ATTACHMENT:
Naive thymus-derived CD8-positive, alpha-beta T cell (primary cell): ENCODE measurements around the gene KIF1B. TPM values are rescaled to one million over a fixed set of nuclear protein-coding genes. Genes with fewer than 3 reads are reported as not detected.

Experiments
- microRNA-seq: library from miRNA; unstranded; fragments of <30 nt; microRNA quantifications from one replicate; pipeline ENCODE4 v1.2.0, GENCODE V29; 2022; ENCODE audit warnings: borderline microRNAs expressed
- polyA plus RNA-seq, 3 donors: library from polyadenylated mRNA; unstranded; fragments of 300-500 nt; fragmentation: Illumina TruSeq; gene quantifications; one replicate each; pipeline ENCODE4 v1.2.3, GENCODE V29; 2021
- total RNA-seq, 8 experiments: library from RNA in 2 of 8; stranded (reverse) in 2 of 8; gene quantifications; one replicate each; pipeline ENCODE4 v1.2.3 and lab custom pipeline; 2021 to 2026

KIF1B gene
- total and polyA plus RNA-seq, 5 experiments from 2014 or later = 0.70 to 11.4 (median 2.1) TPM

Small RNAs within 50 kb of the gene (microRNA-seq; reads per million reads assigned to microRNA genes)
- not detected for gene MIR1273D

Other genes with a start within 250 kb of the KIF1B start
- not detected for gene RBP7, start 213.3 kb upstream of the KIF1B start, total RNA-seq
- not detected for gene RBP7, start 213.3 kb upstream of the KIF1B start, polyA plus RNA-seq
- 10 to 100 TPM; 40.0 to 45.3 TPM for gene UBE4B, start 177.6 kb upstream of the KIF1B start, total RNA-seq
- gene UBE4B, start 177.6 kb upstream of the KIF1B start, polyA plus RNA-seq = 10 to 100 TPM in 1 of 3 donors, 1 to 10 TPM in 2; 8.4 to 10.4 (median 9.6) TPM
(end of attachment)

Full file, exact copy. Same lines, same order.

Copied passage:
Naive thymus-derived CD8-positive, alpha-beta T cell (primary cell): ENCODE measurements around the gene KIF1B. TPM values are rescaled to one million over a fixed set of nuclear protein-coding genes. Genes with fewer than 3 reads are reported as not detected.

Experiments
- microRNA-seq: library from miRNA; unstranded; fragments of <30 nt; microRNA quantifications from one replicate; pipeline ENCODE4 v1.2.0, GENCODE V29; 2022; ENCODE audit warnings: borderline microRNAs expressed
- polyA plus RNA-seq, 3 donors: library from polyadenylated mRNA; unstranded; fragments of 300-500 nt; fragmentation: Illumina TruSeq; gene quantifications; one replicate each; pipeline ENCODE4 v1.2.3, GENCODE V29; 2021
- total RNA-seq, 8 experiments: library from RNA in 2 of 8; stranded (reverse) in 2 of 8; gene quantifications; one replicate each; pipeline ENCODE4 v1.2.3 and lab custom pipeline; 2021 to 2026

KIF1B gene
- total and polyA plus RNA-seq, 5 experiments from 2014 or later = 0.70 to 11.4 (median 2.1) TPM

Small RNAs within 50 kb of the gene (microRNA-seq; reads per million reads assigned to microRNA genes)
- not detected for gene MIR1273D

Other genes with a start within 250 kb of the KIF1B start
- not detected for gene RBP7, start 213.3 kb upstream of the KIF1B start, total RNA-seq
- not detected for gene RBP7, start 213.3 kb upstream of the KIF1B start, polyA plus RNA-seq
- 10 to 100 TPM; 40.0 to 45.3 TPM for gene UBE4B, start 177.6 kb upstream of the KIF1B start, total RNA-seq
- gene UBE4B, start 177.6 kb upstream of the KIF1B start, polyA plus RNA-seq = 10 to 100 TPM in 1 of 3 donors, 1 to 10 TPM in 2; 8.4 to 10.4 (median 9.6) TPM